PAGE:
- GBP/NZD technicals advocate for further losses
- But 1.90 seen as a solid floor
- Substantial deterioration in Brexit negotiations needed to break 1.90
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- GBP/NZD spot rate at time of publication: 1.9216
- Bank transfer rates (indicative guide): 1.8552-1.8687
- Transfer specialist rates (indicative guide): 1.8050-1.9050
- More information on specialist rates here
The Pound-to-New Zealand Dollar exchange rate (GBP/NZD) is expected to retain a heavy bias given the solid and entrenched downside momentum in place, however following three weeks of decline the pair is increasingly at risk of entering oversold conditions while it will take a titanic push to the pair below the significant support at 1.90.
The Pound's sell-off against the New Zealand Dollar and other major peers accelerated last week as news concerning EU-UK trade negotiations deteriorated and the market ramped up expectations for a 'no deal' outcome to above 50%.
To give a sense of the negative momentum, the GBP/NZD exchange rate has now fallen for three weeks in succession, with last week's 2.80% decline being the largest weekly decline since November 2018.
Observations of the daily chart show momentum indicators continue to advocate for further losses with the Relative Strength Indicator (RSI) - a favoured momentum signal amongst technical analysts - is at 30, which places GBP/NZD firmly in downtrend territory.
While the overarching takeaway from the RSI is that momentum firmly favours further GBP/NZD downside it cannot be ignored that should the RSI fall below 30 the exchange rate would enter oversold conditions. A RSI reading below 30 signals that an asset class has become technically oversold, and consolidation or a recovery is therefore imminent.
The charts also show 1.90 to be a solid floor for the GBP/NZD exchange rate that has arrested declines on numerous occasions in the past. This tells us the market is structurally uncomfortable below these levels and the bar to declines below here on a sustainable basis is set high.
In short, it will take increasingly GBP-negative news to push below here.
"Outsized moves in GBP this week have injected a sizeable risk premium in GBP. It's now trading at a decent discount on our short-term valuation, underscoring that some of the recent Brexit news has already been priced in. At the very least, this backdrop suggests that in the coming weeks GBP would benefit more from good news rather than sink further on bad news. We still expect more volatility but risk/reward favours taking profit at these levels," says Mark McCormick, Global Head of FX Strategy at TD Securities.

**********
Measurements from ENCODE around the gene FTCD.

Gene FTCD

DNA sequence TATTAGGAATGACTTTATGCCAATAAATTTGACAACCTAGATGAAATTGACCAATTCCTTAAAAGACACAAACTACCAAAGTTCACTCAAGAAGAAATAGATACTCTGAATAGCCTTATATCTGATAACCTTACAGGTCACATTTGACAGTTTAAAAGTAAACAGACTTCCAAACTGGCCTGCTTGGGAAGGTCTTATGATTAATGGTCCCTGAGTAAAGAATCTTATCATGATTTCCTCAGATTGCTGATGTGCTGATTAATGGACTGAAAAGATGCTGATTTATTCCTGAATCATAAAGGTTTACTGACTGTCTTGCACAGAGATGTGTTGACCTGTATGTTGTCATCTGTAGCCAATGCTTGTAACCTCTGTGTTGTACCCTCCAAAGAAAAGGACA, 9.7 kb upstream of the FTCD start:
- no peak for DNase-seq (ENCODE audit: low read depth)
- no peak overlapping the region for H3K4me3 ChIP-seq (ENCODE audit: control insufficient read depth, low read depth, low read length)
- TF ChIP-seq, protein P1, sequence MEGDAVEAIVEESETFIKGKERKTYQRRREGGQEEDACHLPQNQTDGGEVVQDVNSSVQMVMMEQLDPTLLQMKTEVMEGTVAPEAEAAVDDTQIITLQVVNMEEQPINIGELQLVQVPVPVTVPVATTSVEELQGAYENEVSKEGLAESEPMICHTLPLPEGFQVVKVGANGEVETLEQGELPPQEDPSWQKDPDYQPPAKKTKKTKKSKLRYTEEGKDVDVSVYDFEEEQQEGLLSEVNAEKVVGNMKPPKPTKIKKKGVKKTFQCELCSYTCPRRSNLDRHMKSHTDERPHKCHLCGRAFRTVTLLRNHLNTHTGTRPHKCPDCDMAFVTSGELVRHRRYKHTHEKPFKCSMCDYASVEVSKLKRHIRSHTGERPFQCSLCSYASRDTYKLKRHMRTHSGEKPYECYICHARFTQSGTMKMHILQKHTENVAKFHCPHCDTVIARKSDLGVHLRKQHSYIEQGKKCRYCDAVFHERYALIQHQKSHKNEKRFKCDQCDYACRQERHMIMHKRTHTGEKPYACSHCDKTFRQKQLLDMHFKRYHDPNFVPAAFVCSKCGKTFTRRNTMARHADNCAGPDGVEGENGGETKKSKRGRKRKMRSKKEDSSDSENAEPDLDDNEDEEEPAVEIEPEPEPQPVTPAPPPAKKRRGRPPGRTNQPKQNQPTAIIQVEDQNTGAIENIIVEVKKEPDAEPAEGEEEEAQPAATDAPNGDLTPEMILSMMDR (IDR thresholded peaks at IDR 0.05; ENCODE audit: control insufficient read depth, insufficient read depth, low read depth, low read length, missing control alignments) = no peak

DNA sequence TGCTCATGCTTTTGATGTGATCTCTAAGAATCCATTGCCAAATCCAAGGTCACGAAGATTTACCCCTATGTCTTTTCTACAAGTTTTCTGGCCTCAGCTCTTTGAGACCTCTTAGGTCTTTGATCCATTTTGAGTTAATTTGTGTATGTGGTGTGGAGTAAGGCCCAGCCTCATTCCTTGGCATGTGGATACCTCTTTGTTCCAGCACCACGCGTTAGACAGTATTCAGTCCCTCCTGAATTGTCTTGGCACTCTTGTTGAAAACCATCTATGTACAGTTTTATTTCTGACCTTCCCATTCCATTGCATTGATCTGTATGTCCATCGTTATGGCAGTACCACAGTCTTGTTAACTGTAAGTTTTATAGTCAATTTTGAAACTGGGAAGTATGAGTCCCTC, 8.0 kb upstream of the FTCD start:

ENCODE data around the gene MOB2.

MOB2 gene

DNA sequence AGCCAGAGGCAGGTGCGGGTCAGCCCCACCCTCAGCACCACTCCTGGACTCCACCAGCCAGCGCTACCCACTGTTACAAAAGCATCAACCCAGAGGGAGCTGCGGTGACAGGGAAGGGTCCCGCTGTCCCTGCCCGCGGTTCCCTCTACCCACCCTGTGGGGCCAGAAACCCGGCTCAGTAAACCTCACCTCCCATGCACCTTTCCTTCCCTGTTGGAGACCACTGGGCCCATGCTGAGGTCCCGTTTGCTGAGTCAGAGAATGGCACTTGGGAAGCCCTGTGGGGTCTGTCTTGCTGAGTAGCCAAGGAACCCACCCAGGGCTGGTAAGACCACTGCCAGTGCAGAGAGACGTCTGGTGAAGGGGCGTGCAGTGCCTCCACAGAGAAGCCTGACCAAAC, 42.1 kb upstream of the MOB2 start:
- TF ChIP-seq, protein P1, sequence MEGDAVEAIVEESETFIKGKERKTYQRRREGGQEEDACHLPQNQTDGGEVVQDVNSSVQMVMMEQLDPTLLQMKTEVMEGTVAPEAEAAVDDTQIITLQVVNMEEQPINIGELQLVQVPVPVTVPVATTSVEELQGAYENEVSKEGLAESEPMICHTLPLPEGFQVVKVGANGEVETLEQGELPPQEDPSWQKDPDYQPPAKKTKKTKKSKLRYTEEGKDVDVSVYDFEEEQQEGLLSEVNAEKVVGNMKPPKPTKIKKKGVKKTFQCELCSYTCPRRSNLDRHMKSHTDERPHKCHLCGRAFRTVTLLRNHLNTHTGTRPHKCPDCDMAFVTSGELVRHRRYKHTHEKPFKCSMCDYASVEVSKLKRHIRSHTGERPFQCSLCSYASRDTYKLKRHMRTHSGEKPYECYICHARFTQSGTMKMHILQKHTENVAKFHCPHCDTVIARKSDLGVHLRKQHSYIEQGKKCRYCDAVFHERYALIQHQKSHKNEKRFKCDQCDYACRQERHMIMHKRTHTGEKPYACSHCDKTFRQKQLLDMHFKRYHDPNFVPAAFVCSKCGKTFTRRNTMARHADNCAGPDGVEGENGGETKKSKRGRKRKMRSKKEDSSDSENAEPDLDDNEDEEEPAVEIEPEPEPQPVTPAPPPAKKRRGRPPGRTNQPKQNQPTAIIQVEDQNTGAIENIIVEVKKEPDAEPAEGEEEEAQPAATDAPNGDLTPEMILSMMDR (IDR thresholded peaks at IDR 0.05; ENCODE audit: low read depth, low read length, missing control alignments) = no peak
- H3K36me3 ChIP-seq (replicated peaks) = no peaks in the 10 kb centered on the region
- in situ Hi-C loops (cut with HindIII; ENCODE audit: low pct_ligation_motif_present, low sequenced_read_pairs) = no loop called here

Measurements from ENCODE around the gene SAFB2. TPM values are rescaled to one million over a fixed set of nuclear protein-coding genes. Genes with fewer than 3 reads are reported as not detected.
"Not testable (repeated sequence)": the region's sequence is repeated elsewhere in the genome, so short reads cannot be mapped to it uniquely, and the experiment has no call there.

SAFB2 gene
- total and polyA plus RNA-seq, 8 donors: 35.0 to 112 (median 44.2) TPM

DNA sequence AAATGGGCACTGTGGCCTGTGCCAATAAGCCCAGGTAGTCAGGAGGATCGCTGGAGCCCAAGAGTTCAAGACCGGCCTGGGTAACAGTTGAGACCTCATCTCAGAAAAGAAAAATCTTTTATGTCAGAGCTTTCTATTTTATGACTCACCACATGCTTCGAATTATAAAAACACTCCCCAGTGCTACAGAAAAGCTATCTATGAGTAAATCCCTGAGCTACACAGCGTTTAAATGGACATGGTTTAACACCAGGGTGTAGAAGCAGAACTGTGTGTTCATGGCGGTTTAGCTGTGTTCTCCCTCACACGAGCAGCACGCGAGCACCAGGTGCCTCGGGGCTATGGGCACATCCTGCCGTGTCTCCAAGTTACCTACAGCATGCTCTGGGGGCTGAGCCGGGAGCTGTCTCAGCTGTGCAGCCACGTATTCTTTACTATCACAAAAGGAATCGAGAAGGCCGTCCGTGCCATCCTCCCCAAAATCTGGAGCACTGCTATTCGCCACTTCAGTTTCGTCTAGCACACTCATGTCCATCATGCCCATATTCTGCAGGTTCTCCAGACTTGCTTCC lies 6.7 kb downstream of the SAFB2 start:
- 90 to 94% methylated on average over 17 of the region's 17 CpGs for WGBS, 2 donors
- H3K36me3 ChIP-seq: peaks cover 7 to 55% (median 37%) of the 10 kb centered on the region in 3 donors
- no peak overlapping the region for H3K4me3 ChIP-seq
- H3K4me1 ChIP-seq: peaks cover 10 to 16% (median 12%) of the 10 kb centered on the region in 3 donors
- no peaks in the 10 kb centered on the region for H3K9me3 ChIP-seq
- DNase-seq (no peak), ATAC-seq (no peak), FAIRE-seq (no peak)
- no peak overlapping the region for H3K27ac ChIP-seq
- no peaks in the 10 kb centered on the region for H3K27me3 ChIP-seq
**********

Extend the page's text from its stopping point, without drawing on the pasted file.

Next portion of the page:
At present it is hard to see where such a signal might come from given the market has drastically reduced odds of a Brexit trade deal being struck and it would require a significant deterioration in relations to ramp up GBP negativity at the current juncture.
The Pound has fell sharply in September and is now the worst performing major currency of 2020, an accoladed the New Zealand Dollar held in the June-August period.
Sterling declines come as a deadlock in Brexit negotiations between the EU and UK triggers political uncertainty and a souring of relations between Brussels and London, leaving markets to ramp up expectations for a 'no deal' outcome to trade negotiations.
The previous week saw the UK pass the Internal Market Bill which is designed to secure the functioning of the UK's internal market from the start of 2021 when the country exits the Brexit transition period. In doing so, the Bill seeks to overturn some elements of the Withdrawal Agreement reached between the EU and UK in December 2019, leading to interpretations that the UK is effectively willingly breaking international law.
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The UK says the move is necessary to ensure the future sanctity of the country amidst claims that the EU could use the Withdrawal Agreement to effectively ban the import of goods from the rest of the UK into Northern Ireland.
The claims made by the UK stem from the observation that the EU has not guaranteed that Great Britain would be added to their approved third-country food import listings despite the EU and UK currently operating on perfect alignment. By not including Great Britain on the list the EU would effectively break up the UK's internal market.
"It has been made clear to us in the current talks that there is no guarantee of listing us. I am afraid it has also been said to us explicitly in these talks that if we are not listed we will not be able to move food to Northern Ireland," said UK Chief Negotiator David Frost in a terse Twitter exchange with his EU opposite Michel Barnier on Sunday.
"GBP has predictably fallen in the aftermath of these developments," says Shahab Jalinoos, FX Strategist at Credit Suisse, who last week told clients his team was lowering some of their Sterling forecasts.
As long as tensions remain elevated, and until there is some signs of progress, expect the Pound to retain a heavy tone against its Australian counterpart which, by contrast, is one of 2020's better performers.
The risk to the view that GBP/AUD is poised for further declines is a sudden improvement in sentiment towards negotiations, or some developments that suggests markets are too pessimistic.
Indeed, the view that the two sides are posturing to gain leverage remains a popular one amongst analysts that should ensure some downside protection to yet further deep losses.
"The risk to this view adjustment is that it quickly becomes obvious that the latest UK government moves discussed above are a negotiating tactic only," adds Jalinoos.
Based on the technical readings and state of play on the Brexit front, we would expect the 1.90 to be a short-term low point for GBP/NZD.
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